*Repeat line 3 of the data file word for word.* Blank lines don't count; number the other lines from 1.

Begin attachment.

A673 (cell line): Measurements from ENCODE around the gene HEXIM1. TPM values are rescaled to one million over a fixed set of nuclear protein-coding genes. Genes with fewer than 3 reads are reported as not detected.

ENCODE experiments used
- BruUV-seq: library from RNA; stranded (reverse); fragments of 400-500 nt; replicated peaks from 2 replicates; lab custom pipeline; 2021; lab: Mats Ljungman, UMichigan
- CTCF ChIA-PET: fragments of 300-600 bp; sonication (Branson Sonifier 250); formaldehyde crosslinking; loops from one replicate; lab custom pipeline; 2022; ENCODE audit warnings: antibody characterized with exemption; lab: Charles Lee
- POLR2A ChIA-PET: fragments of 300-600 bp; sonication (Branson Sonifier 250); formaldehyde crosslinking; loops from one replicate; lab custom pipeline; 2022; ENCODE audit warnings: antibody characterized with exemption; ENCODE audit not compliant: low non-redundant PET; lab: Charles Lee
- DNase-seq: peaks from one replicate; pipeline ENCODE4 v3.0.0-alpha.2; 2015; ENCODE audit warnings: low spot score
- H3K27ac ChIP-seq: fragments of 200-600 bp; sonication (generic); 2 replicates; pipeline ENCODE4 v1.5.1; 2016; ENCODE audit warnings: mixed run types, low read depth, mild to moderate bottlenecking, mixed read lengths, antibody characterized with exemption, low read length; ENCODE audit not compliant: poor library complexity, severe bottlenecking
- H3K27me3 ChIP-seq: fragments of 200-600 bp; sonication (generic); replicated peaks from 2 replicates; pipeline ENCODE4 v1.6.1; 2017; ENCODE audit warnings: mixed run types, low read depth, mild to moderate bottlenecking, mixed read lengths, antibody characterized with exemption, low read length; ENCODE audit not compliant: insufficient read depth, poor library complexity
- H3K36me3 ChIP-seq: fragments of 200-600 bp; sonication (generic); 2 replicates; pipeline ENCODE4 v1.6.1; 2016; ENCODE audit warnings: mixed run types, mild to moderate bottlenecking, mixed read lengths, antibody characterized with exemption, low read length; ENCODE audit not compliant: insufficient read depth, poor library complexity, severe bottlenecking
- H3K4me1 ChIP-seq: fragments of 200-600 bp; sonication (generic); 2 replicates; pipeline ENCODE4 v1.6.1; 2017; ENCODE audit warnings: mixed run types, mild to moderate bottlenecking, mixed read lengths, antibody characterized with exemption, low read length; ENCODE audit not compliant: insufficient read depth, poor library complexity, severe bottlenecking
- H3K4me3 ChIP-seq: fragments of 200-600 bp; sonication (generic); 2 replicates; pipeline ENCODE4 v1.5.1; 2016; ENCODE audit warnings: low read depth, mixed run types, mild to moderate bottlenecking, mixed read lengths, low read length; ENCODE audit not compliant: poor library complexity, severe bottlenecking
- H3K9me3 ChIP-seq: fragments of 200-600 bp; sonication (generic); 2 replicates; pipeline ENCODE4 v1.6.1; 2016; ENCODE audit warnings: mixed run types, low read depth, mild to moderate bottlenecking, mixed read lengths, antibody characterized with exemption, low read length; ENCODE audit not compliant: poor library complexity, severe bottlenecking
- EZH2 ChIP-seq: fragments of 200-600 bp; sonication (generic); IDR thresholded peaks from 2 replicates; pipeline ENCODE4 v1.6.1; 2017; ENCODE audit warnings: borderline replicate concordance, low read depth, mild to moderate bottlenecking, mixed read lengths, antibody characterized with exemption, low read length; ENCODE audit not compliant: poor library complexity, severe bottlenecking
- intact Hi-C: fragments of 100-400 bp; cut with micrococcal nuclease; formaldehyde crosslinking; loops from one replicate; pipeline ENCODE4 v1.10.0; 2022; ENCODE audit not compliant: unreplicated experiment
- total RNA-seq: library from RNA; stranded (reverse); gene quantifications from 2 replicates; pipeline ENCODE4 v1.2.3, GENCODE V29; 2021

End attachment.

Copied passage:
- BruUV-seq: library from RNA; stranded (reverse); fragments of 400-500 nt; replicated peaks from 2 replicates; lab custom pipeline; 2021; lab: Mats Ljungman, UMichigan